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City Hall pushes for clear guidelines for incentives to ‘keep development moving’ in St. Louis | Politics

City Hall pushes for clear guidelines for incentives to ‘keep development moving’ in St. Louis | Politics

ST. LOUIS — Faced with a dwindling pipeline of new projects, the city’s economic development office is moving quickly to hire a consultant to produce an incentive framework that officials hope will offer more clarity to developers and spur new investment.

The move for clearer policies comes amid a major shift in the city’s approach to development tax breaks under Mayor Tishaura O. Jones, whose administration has sought to renegotiate many development deals and leverage the subsidies in exchange for developer contributions to affordable housing or public schools.

Jones’ shift followed complaints from some in her political base that not all projects needed subsidies, most of which reduce future taxes property owners would pay, adversely affecting public schools.

But privately, those in the development community have complained the shift has led to uncertainty over what City Hall will agree to for their projects, which many argue wouldn’t ever get built and generate the new taxes without incentives.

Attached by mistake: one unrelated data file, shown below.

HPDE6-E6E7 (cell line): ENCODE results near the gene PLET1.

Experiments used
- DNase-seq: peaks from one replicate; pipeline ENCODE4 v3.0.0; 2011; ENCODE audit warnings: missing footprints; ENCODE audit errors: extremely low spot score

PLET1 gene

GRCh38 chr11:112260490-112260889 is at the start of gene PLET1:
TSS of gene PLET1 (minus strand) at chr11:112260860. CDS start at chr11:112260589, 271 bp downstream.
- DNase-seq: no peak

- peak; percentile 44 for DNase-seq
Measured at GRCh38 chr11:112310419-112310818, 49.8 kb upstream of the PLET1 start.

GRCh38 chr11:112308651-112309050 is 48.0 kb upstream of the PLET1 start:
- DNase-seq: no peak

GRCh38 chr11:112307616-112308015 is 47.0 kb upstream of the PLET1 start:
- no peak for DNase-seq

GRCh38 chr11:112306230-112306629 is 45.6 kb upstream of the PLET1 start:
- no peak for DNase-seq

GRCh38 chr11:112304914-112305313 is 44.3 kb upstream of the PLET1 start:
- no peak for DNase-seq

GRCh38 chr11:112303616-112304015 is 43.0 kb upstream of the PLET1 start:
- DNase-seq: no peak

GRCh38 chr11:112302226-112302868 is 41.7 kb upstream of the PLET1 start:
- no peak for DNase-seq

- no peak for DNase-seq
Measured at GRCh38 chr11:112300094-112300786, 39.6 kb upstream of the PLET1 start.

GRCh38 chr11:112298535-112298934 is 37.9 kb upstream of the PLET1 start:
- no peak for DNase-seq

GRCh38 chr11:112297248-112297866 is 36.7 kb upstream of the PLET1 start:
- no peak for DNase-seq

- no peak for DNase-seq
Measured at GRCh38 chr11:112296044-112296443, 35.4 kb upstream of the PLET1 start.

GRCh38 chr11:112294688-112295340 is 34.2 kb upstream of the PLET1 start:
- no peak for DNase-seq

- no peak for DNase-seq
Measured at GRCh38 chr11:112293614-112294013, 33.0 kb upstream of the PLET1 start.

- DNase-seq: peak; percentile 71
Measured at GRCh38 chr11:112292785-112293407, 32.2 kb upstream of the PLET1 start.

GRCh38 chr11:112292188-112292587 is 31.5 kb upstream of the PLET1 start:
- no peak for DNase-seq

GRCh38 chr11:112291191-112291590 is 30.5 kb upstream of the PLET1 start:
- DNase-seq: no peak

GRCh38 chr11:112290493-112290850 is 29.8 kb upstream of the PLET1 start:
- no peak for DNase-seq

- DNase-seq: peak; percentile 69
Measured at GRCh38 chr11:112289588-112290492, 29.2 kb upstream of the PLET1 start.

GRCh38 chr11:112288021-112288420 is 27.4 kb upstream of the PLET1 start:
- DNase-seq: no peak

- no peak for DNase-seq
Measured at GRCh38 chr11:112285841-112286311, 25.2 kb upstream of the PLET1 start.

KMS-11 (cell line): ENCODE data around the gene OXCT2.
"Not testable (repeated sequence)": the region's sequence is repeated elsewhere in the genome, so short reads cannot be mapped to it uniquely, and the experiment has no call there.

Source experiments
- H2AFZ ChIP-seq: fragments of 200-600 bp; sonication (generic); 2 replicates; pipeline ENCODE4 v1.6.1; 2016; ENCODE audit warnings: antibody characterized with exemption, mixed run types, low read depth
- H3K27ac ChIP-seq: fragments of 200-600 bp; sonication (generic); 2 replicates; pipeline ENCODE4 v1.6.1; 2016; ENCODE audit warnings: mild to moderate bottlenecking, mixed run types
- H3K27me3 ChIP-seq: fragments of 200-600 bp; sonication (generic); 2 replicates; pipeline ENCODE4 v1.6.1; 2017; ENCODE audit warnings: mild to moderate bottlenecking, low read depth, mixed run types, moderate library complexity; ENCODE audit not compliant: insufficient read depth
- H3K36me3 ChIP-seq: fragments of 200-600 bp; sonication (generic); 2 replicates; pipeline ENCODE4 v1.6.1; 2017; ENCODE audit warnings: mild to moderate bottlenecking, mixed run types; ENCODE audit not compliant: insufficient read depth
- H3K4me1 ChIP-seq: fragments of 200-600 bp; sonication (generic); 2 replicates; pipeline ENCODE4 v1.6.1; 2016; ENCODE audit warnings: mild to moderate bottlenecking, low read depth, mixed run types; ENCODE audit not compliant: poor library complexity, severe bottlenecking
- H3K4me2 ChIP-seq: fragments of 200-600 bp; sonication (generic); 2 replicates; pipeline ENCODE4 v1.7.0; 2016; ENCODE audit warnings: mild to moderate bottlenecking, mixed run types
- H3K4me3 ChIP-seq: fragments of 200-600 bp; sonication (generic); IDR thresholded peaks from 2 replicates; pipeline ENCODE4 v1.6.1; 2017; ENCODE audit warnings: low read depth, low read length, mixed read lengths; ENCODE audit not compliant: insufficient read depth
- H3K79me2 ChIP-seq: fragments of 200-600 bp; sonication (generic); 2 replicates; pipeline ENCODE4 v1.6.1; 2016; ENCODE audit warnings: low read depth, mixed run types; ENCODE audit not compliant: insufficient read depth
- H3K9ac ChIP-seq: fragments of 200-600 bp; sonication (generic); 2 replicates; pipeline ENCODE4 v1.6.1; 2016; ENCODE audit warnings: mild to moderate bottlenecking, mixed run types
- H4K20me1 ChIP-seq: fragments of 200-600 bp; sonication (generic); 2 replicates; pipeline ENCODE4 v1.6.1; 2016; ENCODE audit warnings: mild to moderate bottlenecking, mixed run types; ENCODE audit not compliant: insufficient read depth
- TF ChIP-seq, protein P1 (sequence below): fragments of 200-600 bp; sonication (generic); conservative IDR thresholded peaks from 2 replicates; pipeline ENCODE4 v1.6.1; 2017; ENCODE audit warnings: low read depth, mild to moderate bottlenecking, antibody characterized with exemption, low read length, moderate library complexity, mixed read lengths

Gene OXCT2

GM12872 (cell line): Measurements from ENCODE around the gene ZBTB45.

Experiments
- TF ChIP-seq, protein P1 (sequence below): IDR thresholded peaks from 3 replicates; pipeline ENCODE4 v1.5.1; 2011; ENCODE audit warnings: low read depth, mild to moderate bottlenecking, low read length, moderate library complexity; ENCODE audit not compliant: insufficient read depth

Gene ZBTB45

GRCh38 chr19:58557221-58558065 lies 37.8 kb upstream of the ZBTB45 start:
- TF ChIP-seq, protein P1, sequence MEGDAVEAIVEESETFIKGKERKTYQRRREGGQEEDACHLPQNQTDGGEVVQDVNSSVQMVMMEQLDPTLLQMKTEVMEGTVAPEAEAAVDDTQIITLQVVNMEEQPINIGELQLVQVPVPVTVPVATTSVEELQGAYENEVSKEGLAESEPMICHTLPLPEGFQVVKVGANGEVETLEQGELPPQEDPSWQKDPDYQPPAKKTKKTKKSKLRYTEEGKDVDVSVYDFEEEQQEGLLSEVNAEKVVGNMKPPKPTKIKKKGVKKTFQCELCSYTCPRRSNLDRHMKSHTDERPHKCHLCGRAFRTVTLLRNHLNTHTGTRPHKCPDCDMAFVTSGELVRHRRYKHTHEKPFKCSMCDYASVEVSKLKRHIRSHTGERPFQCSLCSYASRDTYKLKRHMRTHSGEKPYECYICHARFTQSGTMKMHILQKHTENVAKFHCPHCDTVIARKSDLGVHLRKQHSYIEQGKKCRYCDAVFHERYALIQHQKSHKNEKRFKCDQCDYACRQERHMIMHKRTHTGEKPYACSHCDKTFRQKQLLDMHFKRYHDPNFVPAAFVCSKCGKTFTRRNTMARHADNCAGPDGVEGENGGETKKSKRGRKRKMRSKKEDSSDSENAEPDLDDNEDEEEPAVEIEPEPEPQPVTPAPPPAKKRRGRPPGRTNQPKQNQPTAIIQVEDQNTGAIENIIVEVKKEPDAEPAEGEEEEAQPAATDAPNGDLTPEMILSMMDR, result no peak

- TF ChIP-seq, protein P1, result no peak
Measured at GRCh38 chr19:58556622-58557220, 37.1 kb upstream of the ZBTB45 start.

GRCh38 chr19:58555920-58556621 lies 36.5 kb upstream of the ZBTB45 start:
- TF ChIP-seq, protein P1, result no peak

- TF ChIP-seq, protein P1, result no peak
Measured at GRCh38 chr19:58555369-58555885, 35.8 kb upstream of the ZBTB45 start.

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Neal Richardson, executive director of the St. Louis Development Corporation, said the incentive framework will provide consistency to move away from “deal-by-deal” incentive negotiations. The goal is to “keep development moving,” Richardson said, while also sticking to the administration’s policies aimed at expanding the benefits of growth by requiring public goods such as affordable housing in exchange for public tax breaks.

“It’s to set some clear lines and guidelines for the development community as well as the public at large about how the city will be making decisions around incentives moving forward,” Richardson said in an interview. “The feedback we’ve received from the development community is, ‘we just want to know what the expectations are.’ And so this is really going to get us to a place where we can communicate, ‘this is the city’s position on incentives,’ and if you’re seeking public investment there has to be a public benefit.”

SLDC in recent years established a new model to analyze developer incentive requests, giving the city a better negotiating position to minimize the cost of the subsidies. Developers grew accustomed to that model and the staff on the city’s end of the bargaining table, many of whom have left since the transition in mayoral administrations.

Some in the development community now say they’re not sure what they can expect from the city and that the mayor’s director of policy and development, Nahuel Fefer, negotiates many deals on a case-by-case basis.

The number of new projects planned in the city appears to have fallen. Last year, the number of development agenda items at the Land Clearance for Redevelopment Authority, which facilitates property tax abatement, was about half the number it had in 2020. At a regularly scheduled board meeting Tuesday, the LCRA saw only one private development item.